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Title: Gender-Based Differences by Age Range in Patients Hospitalized with COVID-19: A Spanish Observational Cohort Study
Author: Josa Laorden, Claudia
Crestelo Vieitez, Anxela
García Andreu, María
Rubio-Rivas, Manuel
Sánchez, Marcos
Toledo Samaniego, Neera
Arnalich Fernández, Francisco
Iguaran Bermudez, Rosario
Fonseca Aizpuru, Eva
Vargas Núñez, Juan
Pesqueira Fontan, Paula
Serrano Ballesteros, Jorge
Freire Castro, Santiago
Pestaña Fernández, Melani
Viana García, Alba
Nuñez Rodriguez, Victoria
Giner Galvañ, Vicente
Carrasco Sánchez, Francisco
Hernández Milián, Almudena
Cobos Siles, Marta
Napal Lecumberri, Jose
Herrero García, Virginia
Pascual Pérez, Maria
Millán Núñez-Cortés, Jesús
Casas Rojo, José
SEMI-COVID-19 Network
Keywords: Factors sexuals en les malalties
Sex factors in disease
Issue Date: 25-Feb-2021
Publisher: MDPI
Abstract: There is some evidence that male gender could have a negative impact on the prognosis and severity of severe acute respiratory syndrome coronavirus 2 (SARS-CoV-2) infection. The aim of the present study was to compare the characteristics of coronavirus disease 2019 (COVID-19) between hospitalized men and women with confirmed SARS-CoV-2 infection. This multicenter, retrospective, observational study is based on the SEMI-COVID-19 Registry. We analyzed the differences between men and women for a wide variety of demographic, clinical, and treatment variables, and the sex distribution of the reported COVID-19 deaths, as well as intensive care unit (ICU) admission by age subgroups. This work analyzed 12,063 patients (56.8% men). The women in our study were older than the men, on average (67.9 vs. 65.7 years; p < 001). Bilateral condensation was more frequent among men than women (31.8% vs. 29.9%; p = 0.007). The men needed non-invasive and invasive mechanical ventilation more frequently (5.6% vs. 3.6%, p < 0.001, and 7.9% vs. 4.8%, p < 0.001, respectively). The most prevalent complication was acute respiratory distress syndrome, with severe cases in 19.9% of men (p < 0.001). In men, intensive care unit admission was more frequent (10% vs. 6.1%; p < 0.001) and the mortality rate was higher (23.1% vs. 18.9%; p < 0.001). Regarding mortality, the differences by gender were statistically significant in the age groups from 55 years to 89 years of age. A multivariate analysis showed that female sex was significantly and independently associated with a lower risk of mortality in our study. Male sex appears to be related to worse progress in COVID-19 patients and is an independent prognostic factor for mortality. In order to fully understand its prognostic impact, other factors associated with sex must be considered.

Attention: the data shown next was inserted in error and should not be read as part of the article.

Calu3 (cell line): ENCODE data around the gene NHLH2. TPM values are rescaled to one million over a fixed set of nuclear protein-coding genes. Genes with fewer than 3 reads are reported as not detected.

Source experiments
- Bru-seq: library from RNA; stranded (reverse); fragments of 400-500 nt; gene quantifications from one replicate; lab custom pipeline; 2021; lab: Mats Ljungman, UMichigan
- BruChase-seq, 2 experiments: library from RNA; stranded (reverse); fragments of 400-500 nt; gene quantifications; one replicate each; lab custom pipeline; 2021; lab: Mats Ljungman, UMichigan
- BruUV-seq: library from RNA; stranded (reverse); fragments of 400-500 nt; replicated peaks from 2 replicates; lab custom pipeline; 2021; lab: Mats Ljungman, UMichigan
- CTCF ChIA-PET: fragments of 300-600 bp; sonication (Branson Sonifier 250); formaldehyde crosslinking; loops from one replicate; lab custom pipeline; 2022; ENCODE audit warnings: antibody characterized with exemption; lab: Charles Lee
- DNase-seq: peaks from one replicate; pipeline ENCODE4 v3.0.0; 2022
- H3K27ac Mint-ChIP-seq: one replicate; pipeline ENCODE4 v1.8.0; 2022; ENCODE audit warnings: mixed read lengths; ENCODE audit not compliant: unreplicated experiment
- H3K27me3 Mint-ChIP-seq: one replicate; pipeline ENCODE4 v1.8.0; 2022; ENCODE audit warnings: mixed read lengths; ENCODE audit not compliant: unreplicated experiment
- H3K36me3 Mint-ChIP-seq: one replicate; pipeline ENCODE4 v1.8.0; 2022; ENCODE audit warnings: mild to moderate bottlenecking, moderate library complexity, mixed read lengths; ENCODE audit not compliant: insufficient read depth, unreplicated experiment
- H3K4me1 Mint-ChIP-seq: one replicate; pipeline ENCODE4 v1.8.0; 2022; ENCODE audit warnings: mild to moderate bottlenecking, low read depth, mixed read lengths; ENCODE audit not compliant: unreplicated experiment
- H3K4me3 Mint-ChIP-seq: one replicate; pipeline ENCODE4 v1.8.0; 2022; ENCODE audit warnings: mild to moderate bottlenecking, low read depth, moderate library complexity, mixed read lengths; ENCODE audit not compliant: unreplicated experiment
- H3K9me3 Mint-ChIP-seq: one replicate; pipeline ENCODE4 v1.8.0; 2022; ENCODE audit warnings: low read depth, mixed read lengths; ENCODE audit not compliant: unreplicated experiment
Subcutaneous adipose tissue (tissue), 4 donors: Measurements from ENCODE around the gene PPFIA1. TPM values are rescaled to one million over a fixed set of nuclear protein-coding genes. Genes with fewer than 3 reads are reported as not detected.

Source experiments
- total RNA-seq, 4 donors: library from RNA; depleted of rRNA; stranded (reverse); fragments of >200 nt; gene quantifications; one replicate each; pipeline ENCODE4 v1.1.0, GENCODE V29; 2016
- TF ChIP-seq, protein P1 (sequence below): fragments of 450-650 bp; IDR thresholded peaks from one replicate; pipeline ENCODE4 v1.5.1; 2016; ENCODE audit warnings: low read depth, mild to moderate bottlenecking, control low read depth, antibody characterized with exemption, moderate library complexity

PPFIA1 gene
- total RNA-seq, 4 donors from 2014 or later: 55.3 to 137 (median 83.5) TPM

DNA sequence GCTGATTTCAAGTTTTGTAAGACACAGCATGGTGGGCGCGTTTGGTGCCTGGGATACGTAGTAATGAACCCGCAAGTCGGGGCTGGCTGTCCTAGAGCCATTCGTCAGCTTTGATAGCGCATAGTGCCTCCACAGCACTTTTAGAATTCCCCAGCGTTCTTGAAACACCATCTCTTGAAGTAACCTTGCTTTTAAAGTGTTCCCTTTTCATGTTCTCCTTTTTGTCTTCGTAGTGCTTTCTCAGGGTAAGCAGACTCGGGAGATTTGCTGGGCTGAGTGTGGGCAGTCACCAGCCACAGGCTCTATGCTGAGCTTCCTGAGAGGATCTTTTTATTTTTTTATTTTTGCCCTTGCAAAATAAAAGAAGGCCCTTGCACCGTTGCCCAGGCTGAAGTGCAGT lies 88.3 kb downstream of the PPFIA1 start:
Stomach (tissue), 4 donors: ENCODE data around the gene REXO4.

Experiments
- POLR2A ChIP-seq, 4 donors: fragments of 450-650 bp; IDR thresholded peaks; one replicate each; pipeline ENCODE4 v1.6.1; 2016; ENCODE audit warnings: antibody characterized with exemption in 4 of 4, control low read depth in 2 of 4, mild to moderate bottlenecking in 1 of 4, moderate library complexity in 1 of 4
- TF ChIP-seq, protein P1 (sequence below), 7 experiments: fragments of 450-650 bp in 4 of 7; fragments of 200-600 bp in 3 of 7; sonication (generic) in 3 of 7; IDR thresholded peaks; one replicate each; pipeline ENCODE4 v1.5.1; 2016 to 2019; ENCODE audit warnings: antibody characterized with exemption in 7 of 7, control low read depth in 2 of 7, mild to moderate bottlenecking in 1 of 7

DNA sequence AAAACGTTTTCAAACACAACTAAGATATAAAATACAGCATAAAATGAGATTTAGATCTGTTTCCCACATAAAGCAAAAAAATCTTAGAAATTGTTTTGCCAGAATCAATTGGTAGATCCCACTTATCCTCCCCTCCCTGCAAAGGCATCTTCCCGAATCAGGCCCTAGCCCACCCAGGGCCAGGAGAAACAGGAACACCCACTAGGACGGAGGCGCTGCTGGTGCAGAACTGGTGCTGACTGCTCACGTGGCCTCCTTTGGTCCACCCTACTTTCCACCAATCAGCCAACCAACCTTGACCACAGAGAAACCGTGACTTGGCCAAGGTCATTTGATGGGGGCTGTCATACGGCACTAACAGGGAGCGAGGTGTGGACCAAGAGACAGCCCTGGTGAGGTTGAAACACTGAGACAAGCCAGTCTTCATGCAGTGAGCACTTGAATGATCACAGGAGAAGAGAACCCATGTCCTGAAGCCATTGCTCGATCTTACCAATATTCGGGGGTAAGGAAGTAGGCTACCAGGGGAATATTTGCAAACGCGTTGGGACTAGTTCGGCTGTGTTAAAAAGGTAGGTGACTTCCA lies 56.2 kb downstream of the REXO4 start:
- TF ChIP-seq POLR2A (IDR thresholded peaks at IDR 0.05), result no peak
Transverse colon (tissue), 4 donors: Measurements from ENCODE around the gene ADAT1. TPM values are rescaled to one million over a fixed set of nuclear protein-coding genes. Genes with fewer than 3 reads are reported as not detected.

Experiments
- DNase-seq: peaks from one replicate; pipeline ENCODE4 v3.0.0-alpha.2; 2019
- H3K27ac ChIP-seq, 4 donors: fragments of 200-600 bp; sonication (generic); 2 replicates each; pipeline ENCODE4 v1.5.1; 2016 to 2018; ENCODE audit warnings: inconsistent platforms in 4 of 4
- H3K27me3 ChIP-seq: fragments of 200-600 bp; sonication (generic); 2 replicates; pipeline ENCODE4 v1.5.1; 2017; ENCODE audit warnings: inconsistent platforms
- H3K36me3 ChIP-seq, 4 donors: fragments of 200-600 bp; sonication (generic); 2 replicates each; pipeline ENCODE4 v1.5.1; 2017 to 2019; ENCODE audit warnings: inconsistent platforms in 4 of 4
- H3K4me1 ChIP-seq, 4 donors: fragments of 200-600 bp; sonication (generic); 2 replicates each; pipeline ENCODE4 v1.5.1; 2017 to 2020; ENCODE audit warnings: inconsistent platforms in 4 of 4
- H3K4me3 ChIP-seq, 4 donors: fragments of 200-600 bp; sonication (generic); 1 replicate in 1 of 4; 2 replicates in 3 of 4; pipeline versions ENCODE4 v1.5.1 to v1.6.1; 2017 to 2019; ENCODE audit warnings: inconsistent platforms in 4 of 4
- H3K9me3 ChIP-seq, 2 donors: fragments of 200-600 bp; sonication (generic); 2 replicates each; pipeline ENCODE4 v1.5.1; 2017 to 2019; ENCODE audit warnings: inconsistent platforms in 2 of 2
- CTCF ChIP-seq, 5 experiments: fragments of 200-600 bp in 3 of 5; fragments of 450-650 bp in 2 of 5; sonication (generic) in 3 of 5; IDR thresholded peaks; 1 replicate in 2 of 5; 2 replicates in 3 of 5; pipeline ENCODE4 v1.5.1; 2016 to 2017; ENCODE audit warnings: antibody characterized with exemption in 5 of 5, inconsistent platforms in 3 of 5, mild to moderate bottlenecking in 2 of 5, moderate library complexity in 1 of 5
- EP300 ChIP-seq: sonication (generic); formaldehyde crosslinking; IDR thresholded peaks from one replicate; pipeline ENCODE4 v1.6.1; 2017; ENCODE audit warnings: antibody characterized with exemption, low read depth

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It is part of: Journal of Clinical Medicine, 2021, vol. 10, num. 5
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Appears in Collections:Articles publicats en revistes (Institut d'lnvestigació Biomèdica de Bellvitge (IDIBELL))

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